Life is too short to be hating “them”…

Life is too short to be hating “them”…
We all know “them”…those who don’t view the world like “us”. For some, “them” could be the: “right wing nut jobs”, or the “bleeding heart liberals”. The “Trump supporters”, “Bernie supporters”, or “Hillary supporters”. The “gun lovers” or the “gun haters”. The “believers” and the “non-believers”. The “remainers” and the “leavers” (Brexit). What makes “them” so scary is that they don’t view the world the same way as “us”. What if we weren’t afraid to try to understand “them”? What if we actually tried to get to know “them”? What if we were OK with allowing “them” to be “them”? What if we stopped trying to convince “them” to be “us”?

Neil deGrasse Tyson says “A label is an intellectually lazy way to assert you know more about a person than you actually do…” What if we stopped viewing “them” through the labels we give “them”? The problem isn’t that we’re all different, it’s that we’re not OK with the fact that we’re all different. We want “them” to think, believe, and act like “us” but we fail to realize that we are ALL “them” to someone else. I know that I am one of “them” to you on some topic or another. I hope you know that I don’t view any of you as “them”. To me, we’re just “us”! We may have different ideas, beliefs, fears, approaches to life, etc. but it’s the fact that we’re all different that makes us the same. We’re all unique. I may not agree with you and you may not agree with me but that’s OK! Thich Nhat Hanh says “the more you understand, the more you love; the more you love, the more you understand.” The world doesn’t need us all to be the same (that will never happen). The world just needs us to understand each other and to love each other and to be OK with our differences. I don’t know how to fix the divisiveness, hatred, and intolerance I see in the world today, but I do know that I can do my part to try to understand “them” and to love “them”, because I am “them”.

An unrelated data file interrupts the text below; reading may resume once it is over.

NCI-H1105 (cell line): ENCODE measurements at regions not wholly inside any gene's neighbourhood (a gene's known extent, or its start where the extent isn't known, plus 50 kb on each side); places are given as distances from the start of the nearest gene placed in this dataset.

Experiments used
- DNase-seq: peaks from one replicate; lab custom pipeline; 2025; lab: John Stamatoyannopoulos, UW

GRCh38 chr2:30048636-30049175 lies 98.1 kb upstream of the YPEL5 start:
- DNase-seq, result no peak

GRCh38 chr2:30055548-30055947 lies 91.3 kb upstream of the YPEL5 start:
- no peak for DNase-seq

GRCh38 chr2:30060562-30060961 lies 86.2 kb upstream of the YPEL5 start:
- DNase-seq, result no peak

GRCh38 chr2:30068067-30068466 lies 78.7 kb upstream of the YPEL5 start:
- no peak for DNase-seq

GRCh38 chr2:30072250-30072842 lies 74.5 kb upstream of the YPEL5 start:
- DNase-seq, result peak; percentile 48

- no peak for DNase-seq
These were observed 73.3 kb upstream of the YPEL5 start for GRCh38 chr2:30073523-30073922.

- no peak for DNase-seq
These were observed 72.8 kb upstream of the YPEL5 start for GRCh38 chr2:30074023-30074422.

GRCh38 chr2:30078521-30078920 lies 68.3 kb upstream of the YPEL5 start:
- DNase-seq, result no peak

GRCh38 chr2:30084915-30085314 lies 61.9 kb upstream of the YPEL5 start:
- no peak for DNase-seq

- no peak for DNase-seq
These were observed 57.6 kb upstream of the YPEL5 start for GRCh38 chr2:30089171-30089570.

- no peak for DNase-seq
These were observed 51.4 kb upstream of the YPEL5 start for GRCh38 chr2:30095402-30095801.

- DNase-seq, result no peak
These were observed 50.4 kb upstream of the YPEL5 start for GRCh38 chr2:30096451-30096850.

Noah Rasheta
About the Author
Noah Rasheta is a Buddhist teacher, lay minister, and author, as well as the host of the podcast Secular Buddhism. He teaches mindfulness and Buddhist philosophy online and in workshops all around the world. He works with others to make the world a better place as he studies, embodies, and teaches the fundamentals of Buddhist philosophy, integrating Buddhist teachings with modern science, humanism, and humor. He lives in Kamas, Utah, with his wife and three kids.